The first step in the endeavour to bring the principles of spirituality into any community or society is to frame the intention and begin to address the organisation and principles of the society to carry out that intention. Spirituality is not fixated on any one religion or religious orientation, but represents instead the broader understanding of the principle of oneness and unity in the entire creation, and the identification of the consciousness of each individual with the universal and transcendent aspects of the manifestation.
Sri Aurobindo collaborator, The Mother, elucidated her vision for the creation of a spiritual community, and its position as a model for future development across the world. The Sri Aurobindo Ashram was organized based on these lines, and it differs in a number of significant ways from the traditional Ashram settings based in the Hindu tradition.
The Mother expressed these principles as a “dream” for humanity: “There should be somewhere upon earth a place that no nation could claim as its sole property, a place where all human beings of good will, sincere in their aspirations, could live freely as citizens of the world, obeying one single authority, that of the supreme Truth, a place of peace, concord, harmony, where all the fighting instincts of man would be used exclusively to conquer the causes of his sufferings and miseries, to surmount his weakness and ignorance, to triumph over his limitations and incapacities; a place where the needs of the spirit and the care for progress would get precedence over the satisfaction of desires and passions, the seeking for material pleasures and enjoyment. In this place, children would be able to grow and develop integrally without losing contact with their soul. Education would be given not with a view to passing examinations and getting certificates and posts but for enriching the existing facilities and bringing forth new ones. In this place titles and positions would be supplanted by opportunities to serve and organize. The needs of the body will be provided for equally in the case of each and everyone. In the general organisation intellectual, moral, and spiritual superiority will find expression not in the enhancement of the pleasures and powers of life but in the increase of duties and responsibilities. Artistic beauty in all forms, painting, sculpture, music, literature, will be available equally to all, the opportunity to share in the joys they give being limited solely by each one’s capacities and not by social or financial position. For in this ideal place money would be no more the sovereign lord. Individual value would have a greater importance than the value due to material wealth and social position. Work would not be there as the means for gaining one’s livelihood, it would be the means whereby to express oneself, develop one’s capacities and possibilities, while doing at the same time service to the whole group, which on its side, would provide for each one’s subsistence and for the field of his work. In brief, it would be a place where the relations among human beings, usually based exclusively upon competition and strife, would be replaced by relations of emulation for doing better, for collaboration, relations of real brotherhood.”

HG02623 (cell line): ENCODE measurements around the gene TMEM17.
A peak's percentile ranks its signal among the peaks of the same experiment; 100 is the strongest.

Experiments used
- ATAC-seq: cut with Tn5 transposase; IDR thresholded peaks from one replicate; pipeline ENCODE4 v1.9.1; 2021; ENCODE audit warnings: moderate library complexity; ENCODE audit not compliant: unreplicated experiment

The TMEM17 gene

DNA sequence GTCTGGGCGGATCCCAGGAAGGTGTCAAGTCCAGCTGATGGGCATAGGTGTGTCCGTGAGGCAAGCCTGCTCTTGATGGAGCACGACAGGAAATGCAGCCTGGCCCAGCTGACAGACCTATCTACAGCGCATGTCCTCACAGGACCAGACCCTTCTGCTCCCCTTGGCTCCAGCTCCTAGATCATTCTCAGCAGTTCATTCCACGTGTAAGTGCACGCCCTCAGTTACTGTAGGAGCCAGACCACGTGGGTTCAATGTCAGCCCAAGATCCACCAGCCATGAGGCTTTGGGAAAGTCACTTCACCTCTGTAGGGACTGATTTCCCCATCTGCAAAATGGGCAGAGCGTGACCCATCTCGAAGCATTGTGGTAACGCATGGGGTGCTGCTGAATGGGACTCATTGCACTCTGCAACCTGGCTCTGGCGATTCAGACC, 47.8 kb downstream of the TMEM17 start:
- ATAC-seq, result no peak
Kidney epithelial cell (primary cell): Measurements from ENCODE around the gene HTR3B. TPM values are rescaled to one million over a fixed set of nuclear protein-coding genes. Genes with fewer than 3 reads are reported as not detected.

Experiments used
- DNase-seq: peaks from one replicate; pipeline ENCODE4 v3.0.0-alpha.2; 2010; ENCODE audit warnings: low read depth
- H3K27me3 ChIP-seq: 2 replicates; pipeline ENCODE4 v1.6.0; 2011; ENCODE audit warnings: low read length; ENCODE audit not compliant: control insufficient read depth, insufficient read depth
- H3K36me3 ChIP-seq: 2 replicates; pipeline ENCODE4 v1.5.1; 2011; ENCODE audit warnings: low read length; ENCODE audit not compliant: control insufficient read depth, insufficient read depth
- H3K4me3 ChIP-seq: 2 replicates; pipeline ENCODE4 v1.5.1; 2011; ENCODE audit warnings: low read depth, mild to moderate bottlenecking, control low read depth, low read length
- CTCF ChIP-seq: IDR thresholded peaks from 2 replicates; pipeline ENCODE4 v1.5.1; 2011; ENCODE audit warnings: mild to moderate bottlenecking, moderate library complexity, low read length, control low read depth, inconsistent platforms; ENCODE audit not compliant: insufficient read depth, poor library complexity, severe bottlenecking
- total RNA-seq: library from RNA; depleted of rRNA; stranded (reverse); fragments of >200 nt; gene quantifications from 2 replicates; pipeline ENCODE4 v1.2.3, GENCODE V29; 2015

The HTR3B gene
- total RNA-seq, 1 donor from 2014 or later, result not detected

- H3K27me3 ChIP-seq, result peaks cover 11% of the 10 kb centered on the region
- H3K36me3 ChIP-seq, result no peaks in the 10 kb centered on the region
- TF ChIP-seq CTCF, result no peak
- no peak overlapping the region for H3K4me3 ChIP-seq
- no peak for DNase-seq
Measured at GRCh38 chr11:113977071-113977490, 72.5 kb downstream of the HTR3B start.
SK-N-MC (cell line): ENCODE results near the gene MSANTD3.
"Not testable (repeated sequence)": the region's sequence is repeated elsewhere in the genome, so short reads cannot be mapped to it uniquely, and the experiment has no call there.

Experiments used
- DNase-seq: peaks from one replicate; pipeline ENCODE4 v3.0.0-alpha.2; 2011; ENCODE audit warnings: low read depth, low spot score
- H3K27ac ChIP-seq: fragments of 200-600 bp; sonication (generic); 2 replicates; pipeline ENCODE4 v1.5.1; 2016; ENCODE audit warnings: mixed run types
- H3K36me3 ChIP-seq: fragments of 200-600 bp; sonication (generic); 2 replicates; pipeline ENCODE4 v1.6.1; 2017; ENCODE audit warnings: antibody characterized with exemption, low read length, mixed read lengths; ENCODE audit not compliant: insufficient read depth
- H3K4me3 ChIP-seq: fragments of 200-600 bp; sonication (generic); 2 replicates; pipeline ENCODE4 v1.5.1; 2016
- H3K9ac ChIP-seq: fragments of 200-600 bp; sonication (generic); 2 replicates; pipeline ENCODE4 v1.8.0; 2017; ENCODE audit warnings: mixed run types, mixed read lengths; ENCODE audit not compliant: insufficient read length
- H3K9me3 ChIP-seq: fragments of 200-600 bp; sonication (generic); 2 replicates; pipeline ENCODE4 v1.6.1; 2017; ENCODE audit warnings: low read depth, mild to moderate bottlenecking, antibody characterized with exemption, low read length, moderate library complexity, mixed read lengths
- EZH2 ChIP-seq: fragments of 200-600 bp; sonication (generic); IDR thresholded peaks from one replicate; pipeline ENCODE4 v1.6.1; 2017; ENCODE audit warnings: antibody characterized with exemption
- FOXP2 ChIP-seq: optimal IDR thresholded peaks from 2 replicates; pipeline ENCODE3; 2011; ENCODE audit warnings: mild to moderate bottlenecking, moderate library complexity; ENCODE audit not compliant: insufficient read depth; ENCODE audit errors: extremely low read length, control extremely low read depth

“The earth is certainly not ready to realize such an ideal, for mankind does not yet possess the necessary knowledge to understand and accept it or the indispensable conscious force to execute it. That is why I call it a dream.”
“Yet, this dream is on the way to becoming a reality. That is exactly what we are seeking to do at the Ashram of Sri Aurobindo on a small scale, in proportion to our modest means. The achievement is indeed far from being perfect but it is progressive; little by little we advance toward our goal, which, we hope, one day we shall be able to hold before the world as a practical and effective means of coming out of the present chaos in order to be born into a more true, more harmonious new life.”
Sri Aurobindo, The Mind of Light, Introduction by Robert McDermott, pp. 15-16